Each year, I guess as tradition, we burn the marshmallows that top the sweet potato casserole. We were prepared this year with three bags of marshmallows in case we have to remove the burnt ones and try again. The casserole is done last (so the marshmallows are still soft and warm), as all the other last minute preps are done to get dinner to the table. It always gets forgotten about as it sits, browning under the broiler. This was not one of those years – because we forgot to put it under the broiler. I guess if something has to be forgotten, the broiler is probably the best thing! Instead we put it in the oven that was cooking casseroles and about ready to cook the pies for dessert. This worked out nicely – normally we heat it in the oven at 350 to warm the potatoes and sauce up. Then we broil it to melt and lightly brown the marshmallows. By the time the gravy was made and the dishes were set out, my husband and I looked at each other, gasped, and raced to the oven expecting to find our usual first attempt….. But it was perfectly lightly browned, nice and warm, and perfect. I’m telling you, this has to be a first! Of course, I could set a timer as soon as I put it under the broiler (and maybe one of these years I’ll remember that) but at that time of the day there is so much happening on counter tops and stove tops, its very easy to forget about something in the oven! One of these years we will get this down to a science – we haven’t always cooked Thanksgiving dinner on our own so its still a process full of learning.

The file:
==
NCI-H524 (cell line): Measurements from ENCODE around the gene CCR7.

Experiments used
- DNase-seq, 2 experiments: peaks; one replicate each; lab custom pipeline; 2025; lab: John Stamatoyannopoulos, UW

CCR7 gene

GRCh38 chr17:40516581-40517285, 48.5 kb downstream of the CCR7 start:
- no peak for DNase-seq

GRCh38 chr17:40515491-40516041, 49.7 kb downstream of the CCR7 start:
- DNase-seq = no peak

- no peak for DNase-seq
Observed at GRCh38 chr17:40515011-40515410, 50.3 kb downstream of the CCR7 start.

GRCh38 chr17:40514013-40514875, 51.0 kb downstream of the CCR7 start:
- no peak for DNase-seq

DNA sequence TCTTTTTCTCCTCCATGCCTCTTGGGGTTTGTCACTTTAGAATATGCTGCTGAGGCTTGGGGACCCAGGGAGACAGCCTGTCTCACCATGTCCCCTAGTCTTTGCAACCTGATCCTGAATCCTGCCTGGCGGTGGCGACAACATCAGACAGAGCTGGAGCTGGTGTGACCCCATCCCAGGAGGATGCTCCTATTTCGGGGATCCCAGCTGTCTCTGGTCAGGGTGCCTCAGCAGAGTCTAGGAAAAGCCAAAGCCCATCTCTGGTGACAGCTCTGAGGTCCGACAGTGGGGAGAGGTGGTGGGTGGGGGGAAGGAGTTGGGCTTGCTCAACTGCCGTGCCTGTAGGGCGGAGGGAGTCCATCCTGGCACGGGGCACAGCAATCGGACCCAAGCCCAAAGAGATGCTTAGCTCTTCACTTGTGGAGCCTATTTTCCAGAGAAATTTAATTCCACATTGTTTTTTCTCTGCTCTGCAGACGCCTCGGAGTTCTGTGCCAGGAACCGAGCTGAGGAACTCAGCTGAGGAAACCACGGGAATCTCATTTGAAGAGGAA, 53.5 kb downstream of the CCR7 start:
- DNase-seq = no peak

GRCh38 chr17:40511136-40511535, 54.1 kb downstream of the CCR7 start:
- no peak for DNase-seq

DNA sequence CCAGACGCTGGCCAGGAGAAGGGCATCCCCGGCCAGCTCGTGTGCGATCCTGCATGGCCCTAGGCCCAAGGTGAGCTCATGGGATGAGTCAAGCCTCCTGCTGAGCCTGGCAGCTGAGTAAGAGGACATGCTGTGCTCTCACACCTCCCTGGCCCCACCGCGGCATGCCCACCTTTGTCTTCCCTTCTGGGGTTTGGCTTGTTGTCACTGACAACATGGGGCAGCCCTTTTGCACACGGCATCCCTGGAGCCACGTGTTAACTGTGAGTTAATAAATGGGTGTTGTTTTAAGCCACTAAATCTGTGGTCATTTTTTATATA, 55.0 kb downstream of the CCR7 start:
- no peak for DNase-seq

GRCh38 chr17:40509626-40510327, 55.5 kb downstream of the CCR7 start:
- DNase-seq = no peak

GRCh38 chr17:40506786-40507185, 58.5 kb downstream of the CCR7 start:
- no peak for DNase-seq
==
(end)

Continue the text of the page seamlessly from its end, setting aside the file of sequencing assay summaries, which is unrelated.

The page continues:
I had some ducks prepared to be roasted as well but we decided we already had more than enough food being cooked, so we cooked them up the day after. I roasted them with a orange bourbon glaze and it was phenomenal. We still had casserole leftovers, so we ate the rest of them with the ducks and called it good.

We did have a bit of an interruption to our day. Shortly after I began cooking, we discovered the main sewage line was backing up into the basement (oh joy!). We had to attempt to clear the clog without a snake because we didn’t have one long enough… My husband did with some redneck ingenuity involving inserting a roll of plastic tubing (left behind from the last home owners) into the access. It was enough to clear the lines until the kids were in bed, then we discovered it just wasn’t enough. So we tried again. The next day it clogged up again but the plumbers were so busy they couldn’t get to us until the next morning. Happily, at 7am the next morning our line was clear out to the septic tank. They said it our pipe might have a crack in it, and dirt build up from that might be the culprit. So I suppose we should try to get a camera down the pipe to verify before we begin repairing. Luckily that is something we can do ourselves.

I finally got back in the blind today, hoping to score enough venison to supply our red meat needs until next season. I’m not sure we will reach our goal, but every little bit helps. Regular gun season ends at the end of the month, then bow season opens back up for the month of December with a late gun season finishing up the year. I’ll be out there as much as I can.

Happy cooking!